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The need for secure memory access has piqued the interest of groups behind the SIM and SD card standards to create secure channels between the memory and NFC device (Fig. 3). Additionally, mobile devices that are not NFC enabled can benefit from NFC technology with the integration of an NFC tag in a user-controlled SIM or SD card. The trend of enabling NFC-based payments is predicted to support worldwide transactions totaling $151.7 billion by 2015, according to Frost & Sullivan.

NFC Prepares For Wide Adoption, Fig. 3

Because NFC technology has only undergone small iterative advancements over time, the focus is not to enhance its technical capability. Rather, the goal is to increase the development of market-driven applications. Bright elaborates: “Now that NFC-capable devices are in the hands of hundreds of millions of users, the goal is working with application developers to build NFC solutions. An example of how the NFC Forum is working with developers is the ‘Spotlight for Developers’ event that the Forum recently hosted in San Francisco. The Spotlight for Developer series of events brings application developers together with leaders from the NFC ecosystem to train developers in the technical implementation and key use cases of NFC technology.”

The adoption of NFC standards has even extended to Android, Blackberry, and Windows Phone 8 building in support at the operating system’s application support interface (API). This level of integration opens up a wide range of applications with wearable technology as well.  Among the wearable devices that could be enabled by a simple NFC “touch” interconnect are wireless speakers, headphones, fitness bands, and a variety of medical devices. Because NFC information is secure and can only be accessed in close proximity, sensitive information like medical or military-personnel data could be kept safely at the fingertips of an authorized entity.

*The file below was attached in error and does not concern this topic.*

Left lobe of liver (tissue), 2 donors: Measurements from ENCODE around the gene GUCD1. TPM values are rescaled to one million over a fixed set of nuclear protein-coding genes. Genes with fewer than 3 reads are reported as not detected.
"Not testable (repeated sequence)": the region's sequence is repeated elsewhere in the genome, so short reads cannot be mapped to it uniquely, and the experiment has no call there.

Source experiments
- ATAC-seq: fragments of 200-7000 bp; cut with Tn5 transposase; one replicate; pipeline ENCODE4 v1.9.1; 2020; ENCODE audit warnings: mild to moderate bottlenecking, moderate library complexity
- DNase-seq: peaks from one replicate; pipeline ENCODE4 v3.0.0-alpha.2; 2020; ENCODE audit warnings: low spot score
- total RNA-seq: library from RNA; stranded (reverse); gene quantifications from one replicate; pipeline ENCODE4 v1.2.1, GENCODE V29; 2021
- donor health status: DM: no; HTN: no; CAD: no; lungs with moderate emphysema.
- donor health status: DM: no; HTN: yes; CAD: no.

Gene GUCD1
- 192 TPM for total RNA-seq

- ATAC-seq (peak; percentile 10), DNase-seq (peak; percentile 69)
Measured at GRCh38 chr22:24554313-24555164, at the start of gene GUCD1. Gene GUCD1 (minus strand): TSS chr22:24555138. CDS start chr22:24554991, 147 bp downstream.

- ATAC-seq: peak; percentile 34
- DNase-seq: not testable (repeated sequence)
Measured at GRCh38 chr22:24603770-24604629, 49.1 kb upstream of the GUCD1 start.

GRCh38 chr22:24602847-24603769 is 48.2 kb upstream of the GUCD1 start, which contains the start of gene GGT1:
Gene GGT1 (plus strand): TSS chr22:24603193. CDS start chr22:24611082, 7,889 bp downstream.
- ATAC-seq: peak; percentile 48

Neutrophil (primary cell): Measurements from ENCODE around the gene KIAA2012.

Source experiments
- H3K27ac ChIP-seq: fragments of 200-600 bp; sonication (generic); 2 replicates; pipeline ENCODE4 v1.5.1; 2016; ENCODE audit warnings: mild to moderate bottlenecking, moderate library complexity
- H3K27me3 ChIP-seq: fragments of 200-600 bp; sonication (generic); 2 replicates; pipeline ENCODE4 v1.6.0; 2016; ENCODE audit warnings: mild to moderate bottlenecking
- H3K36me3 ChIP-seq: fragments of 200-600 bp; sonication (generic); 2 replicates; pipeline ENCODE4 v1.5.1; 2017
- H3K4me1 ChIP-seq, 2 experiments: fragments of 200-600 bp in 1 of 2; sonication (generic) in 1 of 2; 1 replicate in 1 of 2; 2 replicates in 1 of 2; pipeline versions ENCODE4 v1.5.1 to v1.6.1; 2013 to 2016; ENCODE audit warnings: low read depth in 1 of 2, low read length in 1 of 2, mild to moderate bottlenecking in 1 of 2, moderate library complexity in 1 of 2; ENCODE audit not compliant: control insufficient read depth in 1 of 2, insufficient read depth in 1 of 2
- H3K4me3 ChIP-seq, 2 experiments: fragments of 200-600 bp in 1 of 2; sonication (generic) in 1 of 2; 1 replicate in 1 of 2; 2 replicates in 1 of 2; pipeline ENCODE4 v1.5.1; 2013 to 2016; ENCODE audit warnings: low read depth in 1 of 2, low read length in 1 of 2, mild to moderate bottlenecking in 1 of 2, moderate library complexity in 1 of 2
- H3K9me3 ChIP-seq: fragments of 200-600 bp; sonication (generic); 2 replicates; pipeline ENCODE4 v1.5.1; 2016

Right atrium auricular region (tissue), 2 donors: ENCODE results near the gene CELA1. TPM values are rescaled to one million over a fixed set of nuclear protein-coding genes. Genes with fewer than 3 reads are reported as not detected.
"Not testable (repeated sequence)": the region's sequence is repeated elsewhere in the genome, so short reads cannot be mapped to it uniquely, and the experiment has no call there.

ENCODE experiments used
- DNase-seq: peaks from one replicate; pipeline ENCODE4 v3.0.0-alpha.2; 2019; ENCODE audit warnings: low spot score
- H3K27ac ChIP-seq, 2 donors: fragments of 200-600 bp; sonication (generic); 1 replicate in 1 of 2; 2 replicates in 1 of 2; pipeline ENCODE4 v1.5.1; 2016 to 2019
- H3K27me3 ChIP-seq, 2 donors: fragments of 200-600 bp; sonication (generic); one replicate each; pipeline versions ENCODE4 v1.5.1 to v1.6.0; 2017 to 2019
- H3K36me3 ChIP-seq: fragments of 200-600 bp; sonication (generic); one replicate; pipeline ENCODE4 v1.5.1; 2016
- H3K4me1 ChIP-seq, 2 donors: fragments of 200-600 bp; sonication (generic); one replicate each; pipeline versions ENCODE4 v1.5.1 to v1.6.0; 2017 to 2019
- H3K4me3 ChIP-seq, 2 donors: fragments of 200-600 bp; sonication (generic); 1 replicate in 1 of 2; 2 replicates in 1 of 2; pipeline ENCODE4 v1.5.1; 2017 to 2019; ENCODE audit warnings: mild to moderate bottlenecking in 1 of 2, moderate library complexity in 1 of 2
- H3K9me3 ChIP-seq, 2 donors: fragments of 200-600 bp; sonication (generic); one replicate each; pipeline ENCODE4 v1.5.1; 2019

New applications and methods of using NFC are controlled by the NFC Forum specifications. A wide range of industry partners actively contribute to the advancement of these specifications. Bright shares: “If you look at the leadership in the NFC Forum, for example, you see well known representatives from market-leading companies and critical industries, including consumer electronics, semiconductors, financial services, and mobile operators. This very broad range of stakeholders understands the power and potential of this technology.”

Recently, the NFC Forum announced collaboration with ThinFilm as a principal member. With the cost benefit of having a thin-film-based manufacturing method for NFC tags and device components—with the added benefit of imbedded thin-film memory—the development of NFC systems could be significantly reduced. Additionally, companies like Broadcom and Qualcomm have announced their latest chipsets that integrate NFC in addition to the other wireless technologies that they traditionally support.

With its broad adoption, NFC has increased the depth of interaction between mobile device users and their work, retail, travel, medical, and information-driven lifestyles. Although there haven’t been many breakthroughs with NFC technology from a device perspective, the potential applications of an NFC interactive environment are tremendous. The next few years will witness an ever-increasing NFC-enabled world.

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